If one calculates correctly and then states what they have seen, publicly, that is him or her simply presenting a factual position.

Granted, one may make errors in calculating. But even Zec can make errors; some errors so elementary like the infamous case of Dexter Nduna, who spent a term in Parliament as Chegutu West legislator on a sit which was not his because Zec made an accounting mistake, which it admitted.

How bad is that?

It is checks and balances that unearth these kinds of mistakes. It is no cure that section 66A (4) states that the prohibition in subsection (2) shall not be construed as preventing any person from making any allegation regarding the result or conduct of an election in or for the purposes an election petition.

Credibility, freeness and fairness of an election is, fortunately or unfortunately, not solely the remit of the electoral court or any other court. This is notwithstanding that election results should be contested exclusively through legal channels.

World over, the media plays a critical role of vigilance during elections. They track processes and outcomes in real time, and immediately transmit such information.

That real time and immediate transmission of information serves a purpose: to not give time to those with nefarious intent to manipulate the results.

Recall the over four weeks of “meticulous verification” of results by Zec after the March 29 2008 polls? That is what happens when we gag CSOs, political parties, media and citizens from publicly communicating what they have seen as preliminary results.

In today’s elections, political parties, CSOs, media and citizens will have immediate access to individual results posted at polling stations. So preliminary results are not meant to announce or declare that any particular candidate or political party is the winner.

In various countries, including our neighbour South Africa, the media have set up platforms to compile preliminary results based on breakdowns provided by the electoral commission. The Mail and Guardian newspaper has done it before.

The second reason I say section 66A is bad law, is its capacity to be misconstrued, misinterpreted, or mischievously used to gag, silence, control narratives and limit free speech and free-flow of information.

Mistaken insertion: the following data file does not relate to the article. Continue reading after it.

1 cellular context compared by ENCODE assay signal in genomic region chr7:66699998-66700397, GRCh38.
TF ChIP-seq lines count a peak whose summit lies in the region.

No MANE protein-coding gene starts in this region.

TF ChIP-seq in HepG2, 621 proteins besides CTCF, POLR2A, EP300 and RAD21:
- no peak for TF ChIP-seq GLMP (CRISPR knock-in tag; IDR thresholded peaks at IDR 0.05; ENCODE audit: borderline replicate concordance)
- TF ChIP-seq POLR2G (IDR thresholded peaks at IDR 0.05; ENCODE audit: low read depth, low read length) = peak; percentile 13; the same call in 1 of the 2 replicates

This is not an unintended by-product; it appears very deliberate and nefarious.

Bear in mind this amendment was brought about in a context: the context is one of results transition and declaration that has been contested in Zimbabwe for a long time, as recently as 2018 before the Constitutional Court.

Obviously, this section will be misinterpreted for many reasons, and will be taken to mean you cannot announce any results at all under whatever circumstances.

That is incorrect. But the very fact alone that this clause is susceptible to misinterpretation, with dire consequences of prosecution and possible conviction, makes the provision

problematic. The fine line makes it constitutionally offensive. True to fears of misinterpretation and misinterpretation, there has been arrest and charging under section 66A In 2019, Zimbabwe’s former finance minister and senior opposition politician Tendai Biti was convicted and fined $200 for unlawfully and falsely announcing the results of 2018’s presidential election that was won by Emmerson Mnangagwa.

Biti was alleged to have announced on July 31 2018 that MDC- Alliance leader Nelson Chamisa had won the presidential election. Biti indicated that he would appeal the decision. There has always been a penchant to arrest people for “unofficial” announcement of results in Zimbabwe. Even before the Electoral Act was amended in 2014, Biti, then MDC-T secretary-general had been arrested in 2008 following the inconclusive 2008 elections, and charged with treason for, among others, declaring MDC-T leader Morgan Tsvangirai as duly elected.